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Home / World / Turkey tumbles into recession as elections loom

Turkey tumbles into recession as elections loom

The flagging economy coupled with a currency crisis last year that battered the lira are sensitive issues for Erdogan
Billboards for the candidates of Turkey's main opposition bloc, Mansur Yavas for Ankara Metropole, left, and Alper Tasdelen for Cankaya district, in Ankara, Turkey.
Billboards for the candidates of Turkey's main opposition bloc, Mansur Yavas for Ankara Metropole, left, and Alper Tasdelen for Cankaya district, in Ankara, Turkey.
AP

AFP   |   Ankara   |   Published 11.03.19, 09:27 PM

Turkey’s economy fell into its first recession in a decade, official data showed on Monday, just weeks before President Recep Tayyip Erdogan’s government faces local elections where growth and inflation will be key issues for voters.

Economic output contracted by 2.4 per cent in the final three months of the year compared to the third quarter on a seasonally and calendar-adjusted basis, the Turkish Statistics Institute (TUIK) said.

That followed a revised 1.6 per cent contraction in the third quarter.

Two consecutive quarter-on-quarter contractions in economic output is widely considered to be the definition of a recession.

The flagging economy coupled with a currency crisis last year that battered the lira are sensitive issues for Erdogan and his ruling Justice and Development Party (AKP) before the municipal vote on March 31.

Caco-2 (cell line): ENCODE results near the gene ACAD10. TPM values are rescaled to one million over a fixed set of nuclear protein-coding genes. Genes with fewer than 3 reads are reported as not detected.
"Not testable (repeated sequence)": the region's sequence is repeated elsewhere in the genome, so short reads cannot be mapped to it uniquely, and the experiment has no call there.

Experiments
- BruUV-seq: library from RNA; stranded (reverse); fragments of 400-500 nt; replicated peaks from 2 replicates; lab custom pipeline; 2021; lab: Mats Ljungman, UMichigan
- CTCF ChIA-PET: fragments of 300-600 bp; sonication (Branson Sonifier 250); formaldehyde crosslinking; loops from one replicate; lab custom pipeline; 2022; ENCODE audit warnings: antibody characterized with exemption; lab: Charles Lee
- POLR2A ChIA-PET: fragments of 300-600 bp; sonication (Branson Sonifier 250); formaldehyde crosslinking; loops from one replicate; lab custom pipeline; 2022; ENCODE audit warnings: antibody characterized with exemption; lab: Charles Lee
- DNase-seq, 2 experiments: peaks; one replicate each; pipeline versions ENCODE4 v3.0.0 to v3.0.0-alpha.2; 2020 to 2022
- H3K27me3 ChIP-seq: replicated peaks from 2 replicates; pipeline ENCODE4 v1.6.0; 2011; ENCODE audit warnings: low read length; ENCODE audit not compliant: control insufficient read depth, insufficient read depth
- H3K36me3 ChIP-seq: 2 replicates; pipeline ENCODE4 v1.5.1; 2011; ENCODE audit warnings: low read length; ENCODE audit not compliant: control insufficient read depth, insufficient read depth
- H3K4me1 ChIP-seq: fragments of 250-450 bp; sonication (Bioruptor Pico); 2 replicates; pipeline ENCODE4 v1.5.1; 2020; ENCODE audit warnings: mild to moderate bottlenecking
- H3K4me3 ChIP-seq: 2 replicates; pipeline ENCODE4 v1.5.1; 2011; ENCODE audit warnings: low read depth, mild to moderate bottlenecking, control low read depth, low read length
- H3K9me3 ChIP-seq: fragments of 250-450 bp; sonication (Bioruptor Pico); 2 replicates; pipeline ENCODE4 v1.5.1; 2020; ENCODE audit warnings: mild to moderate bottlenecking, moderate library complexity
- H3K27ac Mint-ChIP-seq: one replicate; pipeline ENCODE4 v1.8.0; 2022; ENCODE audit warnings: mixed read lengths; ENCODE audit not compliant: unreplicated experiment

The Turkish leader, in power since 2003 first as Prime Minister and then as President, has often boasted of the country’s strong growth during his time in government.

Growth came in at 2.6 per cent for 2018 overall, but that was still much lower than the 7.4 per cent recorded in 2017, a turbulent period following the 2016 failed coup and terror attacks. The economy shrank by 3 per cent in the fourth quarter of 2018 compared with the same period the previous year.

Inflation has also remained high. It struck a 15-year peak in October at 25.24 per cent before falling below 20 per cent in February, with food prices hit particularly hard.

Erdogan’s government has sought to curb consumer prices, especially for produce consumed everyday in Turkish households. Turkish authorities last month set up their own vegetable stands in a bid to force markets to lower food prices.

But analysts said economic data showed inflation was still weighing on household consumption, and domestic demand was weak.

Turkish finance minister Berat Albayrak, who is also Erdogan’s son-in-law, said on Twitter the data was as expected, but “the worst is behind us”. That analysis was shared by the London-based Capital Economics research firm, but they offer cold comfort for Turkey’s economic outlook. “While the worst of the downturn may now have passed, the weak carryover means that we expect GDP to decline by 2.5 per cent this year,” said Jason Tuvey, an economist at Capital Economics. 



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